that underlie the whole autumn movement regime are three-fold: the principle of all movement
having to be licensed, the principle of that having to be linked to some form of inspection and
then there is variation of degree depending on the severity of the problem, and then thirdly, of
course, identification.  I think that for a whole variety of reasons, not just to do with foot and
mouth but to do even with marketing, people are talking more and more about whether we can
get greater individual identification and whether we can get greater traceability.  Really,
everybody is talking about flocks rather than individual beasts.

                             Mr Todd
  12.  Why was there a three-week gap between the announcement of the autumn movement
scheme and the announcement of the Sole Occupancy Licence Scheme?
  (Margaret Beckett) Simply a matter of being able to get agreement on what the criteria should
be, given the changing situation, and actually beginning to implement the scheme.
  13.  Had this Sole Occupancy Licence Scheme been conceived of as part of the autumn
movement scheme process, or was it an after-thought, after people said "Well, this is not going
to work in the way you are suggesting, here is another way which will make something function
effectively"?
  (Margaret Beckett) I am not sure I would say it was an after-thought.
  (Mr Scudamore) We have been trying to develop a movement scheme that balances the risks
and it is quite a complicated scheme.  It is continually changing as the risks alter and the scheme
has been looked at, so we are constantly looking and still looking at whether pigs can move
separately to the way cattle can and have different rules on how sheep are moved.  So the scheme
was devised to allow movements where there was minimal risk.  We have also had to try to
devise a scheme where we have got the capacity in terms of serology to do the testing.  One of
the issues we were looking at, as the number of cases was declining and as they were being
limited to Cumbria and Northumberland, was whether we could allow movements within 20
kilometres with a sole movement licence to allow people to move the premises within same
ownership.  At the same time we were having regular meeting with all the stakeholders, so we
had regular meetings  with all the people with an interest and there was an intensive set of
meetings during this period with the Farmers' Union, LACOS and others to try and devise a
system which would minimise the risk and which would match the resources we had and allow
movements.  It is an on-going development.
  14.  Yes, but it certainly gave the impression of confusion, because  I was rung by several
local farmers who had seen the autumn movement licence announcement and recognised that that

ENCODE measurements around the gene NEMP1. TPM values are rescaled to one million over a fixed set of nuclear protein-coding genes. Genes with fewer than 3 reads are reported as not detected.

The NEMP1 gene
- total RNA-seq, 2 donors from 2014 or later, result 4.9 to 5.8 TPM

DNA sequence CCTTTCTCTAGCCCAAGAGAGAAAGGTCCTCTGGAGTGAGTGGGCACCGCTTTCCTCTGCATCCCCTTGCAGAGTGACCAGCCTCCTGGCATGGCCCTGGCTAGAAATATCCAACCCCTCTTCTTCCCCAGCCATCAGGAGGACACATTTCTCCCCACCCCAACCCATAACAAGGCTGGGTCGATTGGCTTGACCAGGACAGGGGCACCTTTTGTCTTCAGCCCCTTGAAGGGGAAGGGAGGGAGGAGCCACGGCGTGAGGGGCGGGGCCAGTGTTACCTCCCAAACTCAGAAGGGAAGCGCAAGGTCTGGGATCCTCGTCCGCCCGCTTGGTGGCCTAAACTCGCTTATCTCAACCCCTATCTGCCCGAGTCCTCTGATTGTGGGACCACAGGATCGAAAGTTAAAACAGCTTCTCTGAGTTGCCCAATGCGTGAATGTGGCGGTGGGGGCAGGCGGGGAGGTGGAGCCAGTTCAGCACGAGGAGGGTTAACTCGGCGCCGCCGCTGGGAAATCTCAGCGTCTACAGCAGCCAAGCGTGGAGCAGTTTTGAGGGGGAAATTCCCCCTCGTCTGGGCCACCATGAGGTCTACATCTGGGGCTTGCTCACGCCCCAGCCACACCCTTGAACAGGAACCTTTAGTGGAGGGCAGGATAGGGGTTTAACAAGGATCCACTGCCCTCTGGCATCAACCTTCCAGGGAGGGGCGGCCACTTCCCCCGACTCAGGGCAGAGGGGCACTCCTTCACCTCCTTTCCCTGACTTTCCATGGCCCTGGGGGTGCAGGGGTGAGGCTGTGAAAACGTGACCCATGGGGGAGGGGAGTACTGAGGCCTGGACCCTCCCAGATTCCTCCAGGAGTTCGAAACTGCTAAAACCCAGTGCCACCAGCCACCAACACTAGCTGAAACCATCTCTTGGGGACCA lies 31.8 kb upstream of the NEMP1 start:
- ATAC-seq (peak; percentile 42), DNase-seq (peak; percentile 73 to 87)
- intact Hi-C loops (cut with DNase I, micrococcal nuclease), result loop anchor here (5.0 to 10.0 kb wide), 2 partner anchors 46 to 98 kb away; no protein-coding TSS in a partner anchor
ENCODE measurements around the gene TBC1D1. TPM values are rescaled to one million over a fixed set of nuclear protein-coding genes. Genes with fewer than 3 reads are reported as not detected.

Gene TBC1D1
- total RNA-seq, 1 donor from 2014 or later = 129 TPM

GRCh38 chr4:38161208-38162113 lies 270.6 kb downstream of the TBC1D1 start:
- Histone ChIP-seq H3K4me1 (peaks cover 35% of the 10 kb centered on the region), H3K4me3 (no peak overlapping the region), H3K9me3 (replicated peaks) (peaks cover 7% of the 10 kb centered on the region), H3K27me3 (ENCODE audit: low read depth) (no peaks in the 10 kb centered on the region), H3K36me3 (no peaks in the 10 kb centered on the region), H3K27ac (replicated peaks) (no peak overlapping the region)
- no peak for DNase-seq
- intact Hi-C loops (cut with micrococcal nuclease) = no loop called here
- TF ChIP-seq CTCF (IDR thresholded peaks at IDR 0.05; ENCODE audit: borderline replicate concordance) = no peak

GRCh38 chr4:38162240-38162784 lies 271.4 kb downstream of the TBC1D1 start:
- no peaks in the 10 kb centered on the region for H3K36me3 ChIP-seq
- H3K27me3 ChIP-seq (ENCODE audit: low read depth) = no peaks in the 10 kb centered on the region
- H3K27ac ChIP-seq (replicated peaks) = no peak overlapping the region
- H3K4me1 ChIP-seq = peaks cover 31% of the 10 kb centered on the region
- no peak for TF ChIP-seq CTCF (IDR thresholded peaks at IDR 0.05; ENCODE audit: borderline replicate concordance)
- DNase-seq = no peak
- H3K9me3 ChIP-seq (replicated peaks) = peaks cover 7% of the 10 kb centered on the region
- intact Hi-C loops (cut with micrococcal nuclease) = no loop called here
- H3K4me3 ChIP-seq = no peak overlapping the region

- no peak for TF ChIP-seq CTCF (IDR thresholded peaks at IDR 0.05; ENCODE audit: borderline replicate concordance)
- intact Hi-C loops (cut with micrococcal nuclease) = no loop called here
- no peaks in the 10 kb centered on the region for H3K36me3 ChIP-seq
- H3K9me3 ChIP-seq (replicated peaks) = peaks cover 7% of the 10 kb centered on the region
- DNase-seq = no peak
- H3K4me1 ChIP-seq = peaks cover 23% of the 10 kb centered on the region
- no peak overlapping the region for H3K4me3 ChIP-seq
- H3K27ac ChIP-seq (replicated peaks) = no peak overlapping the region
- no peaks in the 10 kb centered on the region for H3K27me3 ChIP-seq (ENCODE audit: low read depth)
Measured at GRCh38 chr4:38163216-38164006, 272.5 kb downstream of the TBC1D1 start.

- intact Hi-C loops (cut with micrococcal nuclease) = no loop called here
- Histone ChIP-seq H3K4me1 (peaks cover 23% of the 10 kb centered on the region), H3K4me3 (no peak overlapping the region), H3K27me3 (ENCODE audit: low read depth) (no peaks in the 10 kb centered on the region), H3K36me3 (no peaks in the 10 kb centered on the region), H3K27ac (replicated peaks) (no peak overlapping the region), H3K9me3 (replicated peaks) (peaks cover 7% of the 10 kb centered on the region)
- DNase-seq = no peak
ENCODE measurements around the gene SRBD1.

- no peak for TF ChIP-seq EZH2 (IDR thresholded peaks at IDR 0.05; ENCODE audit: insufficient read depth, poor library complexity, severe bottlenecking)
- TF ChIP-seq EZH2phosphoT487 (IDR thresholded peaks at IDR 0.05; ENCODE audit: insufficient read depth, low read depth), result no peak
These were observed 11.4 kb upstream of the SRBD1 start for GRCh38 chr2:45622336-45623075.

simply would not work in their circumstances.  They pointed out the fact that they had fields in
ownership within a radius of, say, four to five miles, and why could they not move their stock
between them?  When I inquired, of course, it became clear that another scheme - which we now
have - was being worked on at that time.  That communication had not got through into the
farming community and a lot of them were wasting time both ringing me (and, of course, that
is part of my job) and, also, ringing up trading standards, DEFRA and so on, to try and find out
what was going on and how they could carry on their business.  You nod.
  (Mr Scudamore) Yes, I agree that communications is an area that we have to look at. 
However, in this particular case there were a lot of intensive meetings with the Farmers' Union
and with LACOS and all those with interest to try and get a scheme which would allow this sort
of movement to take place and, at the same time, give us an assurance that the disease ----
  15.  The puzzle is why it was not conceived at the start as part of the original announcement
and instead was added as an after action.
  (Margaret Beckett) There is always creative tension.  One makes proposals and then people
look at them and say "Wait a minute, could we not tweak the scheme here or make some changes
there", and then say "Are you being consistent?"  I think if people want policies to be adopted
and schemes to exist that are responsive to the concerns that they express then they have to
recognise that that means there will be change.  The second thing I would say is that leaving all
of that aside, the underlying concern all the way through has been - going back to what I said to
the Chairman some little time ago - the acceptance of the very real fear of the risks that we were
running.  So it is not that people have no awareness of some of these difficulties; it has been a
very cautious, step-by-step move to look at different relaxations because there is such an unease
and concern about the very real risks that allowing any movement presents.  That, again, is
something that underpins all the steps.  So, in those circumstances too, what you are bound to
get is a degree of gradual evolution rather than a perfect scheme coming right at the very
beginning.

                             Mr Drew
  16.  If we could, again, look in some kind of detail at the responses to the 20-day standstill
consultation, you have already alluded to the fact that it has not gone down very well.  What are
you going to do to try and alleviate some of the fears?